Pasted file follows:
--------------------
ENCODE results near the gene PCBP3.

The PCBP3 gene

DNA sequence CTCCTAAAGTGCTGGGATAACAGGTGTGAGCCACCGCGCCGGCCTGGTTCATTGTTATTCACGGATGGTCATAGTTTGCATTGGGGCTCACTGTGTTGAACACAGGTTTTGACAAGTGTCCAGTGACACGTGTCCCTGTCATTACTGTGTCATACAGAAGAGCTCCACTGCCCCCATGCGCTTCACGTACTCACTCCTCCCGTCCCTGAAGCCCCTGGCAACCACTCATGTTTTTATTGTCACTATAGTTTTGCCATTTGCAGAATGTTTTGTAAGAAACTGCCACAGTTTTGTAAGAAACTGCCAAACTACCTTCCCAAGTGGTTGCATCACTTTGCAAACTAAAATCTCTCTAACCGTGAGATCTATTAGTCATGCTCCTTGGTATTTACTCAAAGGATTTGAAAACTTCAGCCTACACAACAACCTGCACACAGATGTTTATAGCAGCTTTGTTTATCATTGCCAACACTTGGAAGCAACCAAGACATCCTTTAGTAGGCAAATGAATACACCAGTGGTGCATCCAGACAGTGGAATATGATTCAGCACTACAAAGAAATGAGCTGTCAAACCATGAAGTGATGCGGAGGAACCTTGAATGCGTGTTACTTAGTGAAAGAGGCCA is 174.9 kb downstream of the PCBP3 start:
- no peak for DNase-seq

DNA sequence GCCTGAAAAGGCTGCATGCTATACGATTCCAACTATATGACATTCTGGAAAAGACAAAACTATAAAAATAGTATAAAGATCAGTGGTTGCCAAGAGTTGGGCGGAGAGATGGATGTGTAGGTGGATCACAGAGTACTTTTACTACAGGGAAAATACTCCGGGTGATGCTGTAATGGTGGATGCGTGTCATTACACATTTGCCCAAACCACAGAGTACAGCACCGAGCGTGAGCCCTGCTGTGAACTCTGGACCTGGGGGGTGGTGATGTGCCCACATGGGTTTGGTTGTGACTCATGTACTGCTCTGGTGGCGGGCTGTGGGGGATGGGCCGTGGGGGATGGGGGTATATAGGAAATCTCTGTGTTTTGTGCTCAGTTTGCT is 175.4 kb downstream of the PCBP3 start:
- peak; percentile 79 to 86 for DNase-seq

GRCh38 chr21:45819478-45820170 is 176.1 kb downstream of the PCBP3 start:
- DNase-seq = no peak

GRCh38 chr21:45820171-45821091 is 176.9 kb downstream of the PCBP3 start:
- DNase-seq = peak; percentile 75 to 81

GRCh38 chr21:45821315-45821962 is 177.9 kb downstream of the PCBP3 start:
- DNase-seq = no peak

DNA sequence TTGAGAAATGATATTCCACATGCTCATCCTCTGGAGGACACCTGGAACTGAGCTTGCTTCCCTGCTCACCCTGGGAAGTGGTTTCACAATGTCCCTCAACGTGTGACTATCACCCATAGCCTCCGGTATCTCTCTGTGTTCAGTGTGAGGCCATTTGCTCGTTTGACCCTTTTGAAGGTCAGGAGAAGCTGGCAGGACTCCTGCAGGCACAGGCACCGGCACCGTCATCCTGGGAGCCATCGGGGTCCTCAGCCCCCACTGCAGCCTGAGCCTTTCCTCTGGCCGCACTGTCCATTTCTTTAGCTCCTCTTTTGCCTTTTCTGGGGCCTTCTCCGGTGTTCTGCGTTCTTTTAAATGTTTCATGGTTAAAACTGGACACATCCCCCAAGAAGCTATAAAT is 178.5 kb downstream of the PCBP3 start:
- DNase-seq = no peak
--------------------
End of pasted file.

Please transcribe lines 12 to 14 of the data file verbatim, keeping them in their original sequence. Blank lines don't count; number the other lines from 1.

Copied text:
- DNase-seq = no peak

DNA sequence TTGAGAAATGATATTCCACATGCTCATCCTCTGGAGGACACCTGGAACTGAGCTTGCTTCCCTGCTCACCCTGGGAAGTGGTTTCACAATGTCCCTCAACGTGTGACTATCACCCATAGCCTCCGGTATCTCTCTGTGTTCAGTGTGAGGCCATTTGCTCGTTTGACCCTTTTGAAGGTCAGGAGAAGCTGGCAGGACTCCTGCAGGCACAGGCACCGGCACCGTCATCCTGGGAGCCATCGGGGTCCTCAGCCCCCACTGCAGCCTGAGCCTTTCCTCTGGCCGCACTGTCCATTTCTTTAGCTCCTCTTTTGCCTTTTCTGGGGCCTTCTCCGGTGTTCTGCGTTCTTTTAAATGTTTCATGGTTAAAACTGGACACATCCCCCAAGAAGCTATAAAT is 178.5 kb downstream of the PCBP3 start:
- DNase-seq = no peak